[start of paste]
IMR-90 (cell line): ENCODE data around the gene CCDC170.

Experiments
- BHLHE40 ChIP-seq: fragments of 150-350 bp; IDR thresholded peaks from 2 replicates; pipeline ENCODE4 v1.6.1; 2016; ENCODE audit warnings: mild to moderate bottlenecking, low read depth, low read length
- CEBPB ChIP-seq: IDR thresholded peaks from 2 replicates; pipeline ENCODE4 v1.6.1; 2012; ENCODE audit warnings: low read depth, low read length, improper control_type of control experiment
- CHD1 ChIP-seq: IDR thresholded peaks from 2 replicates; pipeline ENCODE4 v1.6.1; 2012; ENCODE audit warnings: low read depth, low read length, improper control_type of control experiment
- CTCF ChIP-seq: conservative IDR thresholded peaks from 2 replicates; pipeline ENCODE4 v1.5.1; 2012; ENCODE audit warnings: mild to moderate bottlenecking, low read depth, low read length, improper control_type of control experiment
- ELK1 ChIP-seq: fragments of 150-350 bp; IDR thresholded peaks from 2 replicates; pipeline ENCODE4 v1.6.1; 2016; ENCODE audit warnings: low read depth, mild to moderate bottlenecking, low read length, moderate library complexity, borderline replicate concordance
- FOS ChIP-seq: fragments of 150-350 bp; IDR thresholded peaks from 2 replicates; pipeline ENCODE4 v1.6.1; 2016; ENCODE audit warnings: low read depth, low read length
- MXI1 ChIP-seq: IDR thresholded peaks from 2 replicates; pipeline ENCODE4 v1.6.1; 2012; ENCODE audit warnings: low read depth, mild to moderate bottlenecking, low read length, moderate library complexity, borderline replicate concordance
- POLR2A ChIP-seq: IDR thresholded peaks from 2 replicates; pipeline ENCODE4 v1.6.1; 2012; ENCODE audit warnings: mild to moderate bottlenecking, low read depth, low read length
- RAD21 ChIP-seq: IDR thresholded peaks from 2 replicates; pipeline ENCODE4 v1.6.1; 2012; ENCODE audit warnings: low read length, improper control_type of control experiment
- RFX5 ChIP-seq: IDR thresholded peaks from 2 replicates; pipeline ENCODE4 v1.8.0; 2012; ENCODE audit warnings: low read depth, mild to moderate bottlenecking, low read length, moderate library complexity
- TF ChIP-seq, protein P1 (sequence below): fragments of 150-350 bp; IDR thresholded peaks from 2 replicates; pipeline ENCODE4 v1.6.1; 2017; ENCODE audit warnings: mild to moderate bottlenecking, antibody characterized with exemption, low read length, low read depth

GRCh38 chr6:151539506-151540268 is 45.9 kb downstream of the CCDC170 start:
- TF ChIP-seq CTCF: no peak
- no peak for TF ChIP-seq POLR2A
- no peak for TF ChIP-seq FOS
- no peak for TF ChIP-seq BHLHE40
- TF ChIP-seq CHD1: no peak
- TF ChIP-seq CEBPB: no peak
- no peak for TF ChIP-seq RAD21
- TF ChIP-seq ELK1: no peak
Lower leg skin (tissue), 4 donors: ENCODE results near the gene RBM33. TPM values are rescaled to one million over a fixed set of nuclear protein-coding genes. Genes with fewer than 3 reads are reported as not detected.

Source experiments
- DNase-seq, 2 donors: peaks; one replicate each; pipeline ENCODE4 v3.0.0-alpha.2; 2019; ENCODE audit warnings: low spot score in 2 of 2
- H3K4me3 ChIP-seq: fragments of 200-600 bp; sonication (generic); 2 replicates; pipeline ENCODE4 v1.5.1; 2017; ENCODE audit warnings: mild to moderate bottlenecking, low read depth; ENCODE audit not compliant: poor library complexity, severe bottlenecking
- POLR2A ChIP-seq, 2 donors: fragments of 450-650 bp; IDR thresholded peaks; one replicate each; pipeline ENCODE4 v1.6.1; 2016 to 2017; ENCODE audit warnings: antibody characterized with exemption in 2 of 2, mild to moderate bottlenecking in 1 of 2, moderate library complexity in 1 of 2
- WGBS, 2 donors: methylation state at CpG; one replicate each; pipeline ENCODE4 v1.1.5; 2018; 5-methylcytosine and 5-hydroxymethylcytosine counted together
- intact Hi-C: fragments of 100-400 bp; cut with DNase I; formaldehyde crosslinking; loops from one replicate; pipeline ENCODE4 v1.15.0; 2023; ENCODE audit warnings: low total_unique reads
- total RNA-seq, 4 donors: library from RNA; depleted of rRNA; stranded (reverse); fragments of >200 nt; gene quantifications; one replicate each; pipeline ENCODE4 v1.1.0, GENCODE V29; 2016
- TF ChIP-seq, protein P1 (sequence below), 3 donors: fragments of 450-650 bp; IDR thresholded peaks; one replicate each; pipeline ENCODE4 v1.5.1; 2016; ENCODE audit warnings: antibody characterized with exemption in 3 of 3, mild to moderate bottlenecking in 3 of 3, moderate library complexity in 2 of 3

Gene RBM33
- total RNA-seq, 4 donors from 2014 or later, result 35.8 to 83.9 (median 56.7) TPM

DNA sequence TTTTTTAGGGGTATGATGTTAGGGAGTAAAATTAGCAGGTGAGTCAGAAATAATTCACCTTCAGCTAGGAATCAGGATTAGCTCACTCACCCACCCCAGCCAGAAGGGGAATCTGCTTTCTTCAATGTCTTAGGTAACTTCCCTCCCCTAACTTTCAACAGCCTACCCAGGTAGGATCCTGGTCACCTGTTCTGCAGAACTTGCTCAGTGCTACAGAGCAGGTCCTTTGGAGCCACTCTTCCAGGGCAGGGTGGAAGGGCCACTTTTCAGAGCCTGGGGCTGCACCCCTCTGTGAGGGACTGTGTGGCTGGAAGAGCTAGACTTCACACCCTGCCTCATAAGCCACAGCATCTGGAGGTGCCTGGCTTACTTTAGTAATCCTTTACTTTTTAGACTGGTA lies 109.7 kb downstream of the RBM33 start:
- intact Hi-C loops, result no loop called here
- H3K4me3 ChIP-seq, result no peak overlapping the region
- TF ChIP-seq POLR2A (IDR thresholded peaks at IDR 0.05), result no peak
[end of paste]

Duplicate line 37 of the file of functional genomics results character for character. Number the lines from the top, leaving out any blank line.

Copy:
- TF ChIP-seq POLR2A (IDR thresholded peaks at IDR 0.05), result no peak